Monumental Times


From Earl Brown

[Earl Brown, one of our community treasures, has been fighting the good environmental fight for many years at great personal sacrifice. Find him hanging out at Ukiah’s Coffee Critic in the mornings, and at the Brewpub at all hours, when he’s not off saving the planet. Talk to him. Listen to his wisdom. Feel the passion and commitment of an earth warrior. He is here for you and me and all of us. He cares more deeply about our environmental predicament, and involves himself in living the change without self-aggrandizement, more than anyone I know. The old commercial says “I wanna be like Mike.” No thanks. I’d rather be more like Earl. -DS]

We are living in monumental times. There is nothing small about world events and circumstances as we enter 2009 and the challenges we face are going to get tougher and more eminent in our lives. Our political system, long abused by the rich elite and corporate pressure, has succumbed to the fear mongering and manipulation by these special interests, they have bought into perpetual war, the diminishment of civil liberties, environmentally destructive consumerism, religious fundamentalism and the economic enslavement of its citizenry.

It is a good thing that we are monumental Beings, not here to lead “normal” lives. It is a good thing to know, during these time of collapse and re-structuring, that our human-ness, our ability to be human, our Human Potential has yet to be tapped. It is good to know that we are up to the challenges that the knowledge, creativity, imagination and energy exists within us and within all of Life. The question is: Do we have the “will” to come together, to make the little sacrifices in our own lives that are needed to make the changes we know need to be made?

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The wisdom of uncertainty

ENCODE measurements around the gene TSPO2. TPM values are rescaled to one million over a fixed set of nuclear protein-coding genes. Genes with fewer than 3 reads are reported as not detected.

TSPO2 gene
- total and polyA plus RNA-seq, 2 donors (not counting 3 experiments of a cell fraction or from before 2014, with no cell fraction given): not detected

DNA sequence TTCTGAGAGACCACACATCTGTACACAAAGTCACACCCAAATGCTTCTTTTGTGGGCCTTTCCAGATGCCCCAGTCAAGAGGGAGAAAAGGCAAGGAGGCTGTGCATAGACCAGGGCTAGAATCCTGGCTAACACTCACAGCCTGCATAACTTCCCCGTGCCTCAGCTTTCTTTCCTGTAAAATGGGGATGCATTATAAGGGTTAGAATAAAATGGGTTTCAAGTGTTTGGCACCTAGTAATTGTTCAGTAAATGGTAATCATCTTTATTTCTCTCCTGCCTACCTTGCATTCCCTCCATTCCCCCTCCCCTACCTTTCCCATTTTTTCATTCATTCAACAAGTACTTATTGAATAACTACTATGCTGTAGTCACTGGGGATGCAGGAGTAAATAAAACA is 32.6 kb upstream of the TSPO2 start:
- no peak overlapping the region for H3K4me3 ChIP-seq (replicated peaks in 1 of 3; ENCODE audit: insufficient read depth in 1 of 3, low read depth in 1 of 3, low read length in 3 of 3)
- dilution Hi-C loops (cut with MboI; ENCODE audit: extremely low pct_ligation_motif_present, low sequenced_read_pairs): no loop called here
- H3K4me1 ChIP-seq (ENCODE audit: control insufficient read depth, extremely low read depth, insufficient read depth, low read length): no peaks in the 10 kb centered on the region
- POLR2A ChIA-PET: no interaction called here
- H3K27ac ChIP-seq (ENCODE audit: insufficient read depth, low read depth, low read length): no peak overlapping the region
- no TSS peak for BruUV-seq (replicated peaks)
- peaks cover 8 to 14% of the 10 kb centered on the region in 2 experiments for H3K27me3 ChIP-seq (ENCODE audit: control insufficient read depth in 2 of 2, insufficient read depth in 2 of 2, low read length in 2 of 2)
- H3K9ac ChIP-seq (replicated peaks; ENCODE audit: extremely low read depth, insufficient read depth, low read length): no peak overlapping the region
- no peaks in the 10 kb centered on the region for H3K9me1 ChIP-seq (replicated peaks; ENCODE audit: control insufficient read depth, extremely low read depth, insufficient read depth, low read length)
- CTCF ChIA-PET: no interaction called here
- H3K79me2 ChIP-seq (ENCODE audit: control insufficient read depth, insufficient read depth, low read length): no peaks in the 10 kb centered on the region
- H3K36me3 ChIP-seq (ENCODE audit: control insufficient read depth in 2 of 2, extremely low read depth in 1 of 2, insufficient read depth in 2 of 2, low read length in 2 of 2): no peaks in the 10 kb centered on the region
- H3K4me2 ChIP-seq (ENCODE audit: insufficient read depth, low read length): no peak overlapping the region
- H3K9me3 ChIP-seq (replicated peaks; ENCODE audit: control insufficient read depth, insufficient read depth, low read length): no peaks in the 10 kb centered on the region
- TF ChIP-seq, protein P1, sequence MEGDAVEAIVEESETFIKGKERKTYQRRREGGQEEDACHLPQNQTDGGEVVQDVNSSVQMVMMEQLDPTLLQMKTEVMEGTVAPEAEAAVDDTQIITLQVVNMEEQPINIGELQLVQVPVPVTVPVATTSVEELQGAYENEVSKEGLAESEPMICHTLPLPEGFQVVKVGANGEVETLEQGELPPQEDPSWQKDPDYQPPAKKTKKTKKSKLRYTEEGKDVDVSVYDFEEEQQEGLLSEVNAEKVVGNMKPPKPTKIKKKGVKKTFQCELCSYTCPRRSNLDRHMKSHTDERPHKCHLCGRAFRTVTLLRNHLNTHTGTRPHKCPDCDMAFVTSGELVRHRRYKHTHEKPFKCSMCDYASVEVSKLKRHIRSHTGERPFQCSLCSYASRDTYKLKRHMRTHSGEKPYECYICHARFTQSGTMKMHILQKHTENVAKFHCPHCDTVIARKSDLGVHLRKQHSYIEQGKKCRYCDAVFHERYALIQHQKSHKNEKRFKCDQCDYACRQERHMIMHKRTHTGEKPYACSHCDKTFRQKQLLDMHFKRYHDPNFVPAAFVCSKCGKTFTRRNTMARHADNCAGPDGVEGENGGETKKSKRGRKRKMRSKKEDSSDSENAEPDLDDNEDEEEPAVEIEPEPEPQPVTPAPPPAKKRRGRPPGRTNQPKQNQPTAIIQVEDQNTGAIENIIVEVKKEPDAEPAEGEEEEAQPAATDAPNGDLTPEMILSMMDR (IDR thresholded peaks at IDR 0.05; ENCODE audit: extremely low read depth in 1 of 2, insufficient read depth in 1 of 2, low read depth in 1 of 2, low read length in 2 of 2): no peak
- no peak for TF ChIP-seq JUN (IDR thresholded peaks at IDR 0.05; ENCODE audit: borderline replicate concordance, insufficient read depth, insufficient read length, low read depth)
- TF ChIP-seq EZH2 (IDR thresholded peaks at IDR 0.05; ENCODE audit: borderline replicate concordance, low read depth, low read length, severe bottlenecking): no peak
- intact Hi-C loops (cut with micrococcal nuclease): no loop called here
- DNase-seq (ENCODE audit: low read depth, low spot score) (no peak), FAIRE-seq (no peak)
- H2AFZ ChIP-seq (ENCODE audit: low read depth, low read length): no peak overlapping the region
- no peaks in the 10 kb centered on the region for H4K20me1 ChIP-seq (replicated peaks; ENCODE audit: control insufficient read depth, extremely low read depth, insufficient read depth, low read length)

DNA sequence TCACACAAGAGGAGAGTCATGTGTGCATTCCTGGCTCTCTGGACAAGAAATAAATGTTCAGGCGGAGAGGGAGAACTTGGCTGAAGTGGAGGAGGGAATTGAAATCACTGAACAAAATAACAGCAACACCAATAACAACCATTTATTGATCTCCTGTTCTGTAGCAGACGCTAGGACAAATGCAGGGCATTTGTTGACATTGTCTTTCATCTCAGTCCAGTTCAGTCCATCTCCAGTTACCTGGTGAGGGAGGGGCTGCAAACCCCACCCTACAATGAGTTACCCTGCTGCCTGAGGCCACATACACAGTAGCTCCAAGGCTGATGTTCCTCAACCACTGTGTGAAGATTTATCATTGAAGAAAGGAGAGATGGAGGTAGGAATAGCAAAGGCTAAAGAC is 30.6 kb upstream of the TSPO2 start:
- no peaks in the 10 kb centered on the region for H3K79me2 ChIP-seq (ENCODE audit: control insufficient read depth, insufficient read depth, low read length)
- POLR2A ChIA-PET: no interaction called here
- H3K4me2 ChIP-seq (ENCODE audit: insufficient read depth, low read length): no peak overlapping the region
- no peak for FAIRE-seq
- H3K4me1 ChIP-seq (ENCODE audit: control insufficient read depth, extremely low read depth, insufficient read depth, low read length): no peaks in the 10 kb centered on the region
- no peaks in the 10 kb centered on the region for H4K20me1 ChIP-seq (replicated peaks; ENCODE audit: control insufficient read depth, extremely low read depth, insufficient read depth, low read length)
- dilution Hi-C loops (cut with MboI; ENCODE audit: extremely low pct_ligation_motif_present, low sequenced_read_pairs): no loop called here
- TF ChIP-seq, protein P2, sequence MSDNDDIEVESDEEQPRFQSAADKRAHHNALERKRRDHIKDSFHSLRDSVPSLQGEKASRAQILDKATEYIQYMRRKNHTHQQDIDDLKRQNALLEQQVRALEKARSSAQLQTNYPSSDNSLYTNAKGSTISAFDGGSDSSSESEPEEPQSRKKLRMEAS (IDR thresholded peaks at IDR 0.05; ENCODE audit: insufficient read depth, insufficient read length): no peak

This from Kurt Cobb
via Energy Bulletin

More than 50 years ago author and interpreter of Zen to the English-speaking world Alan Watts wrote a book entitled “The Wisdom of Insecurity.” He made the case that feelings of certainty and security were just that, feelings. Our true and perpetual state as humans is that of uncertainty and insecurity. The world never stops changing and never stops unsettling our settled notions, at least if we pay careful attention to it.

And so, what’s really necessary to feel certainty in one’s life is to be oblivious to what is actually happening. For Watts a good life and a happy life, taken with all its sufferings, is one lived while paying attention. Recent events are forcing more of us to pay careful attention. But to pay attention is to feel more insecure and more uncertain. Still, instead of something to be avoided, insecurity is something to be embraced. It forces us to become more resourceful, to encounter the world as it is and to gain a measure of prudence that can serve us well when we are tempted to believe the optimistic hype of investment advisors, economists, politicians, or experts of any kind.

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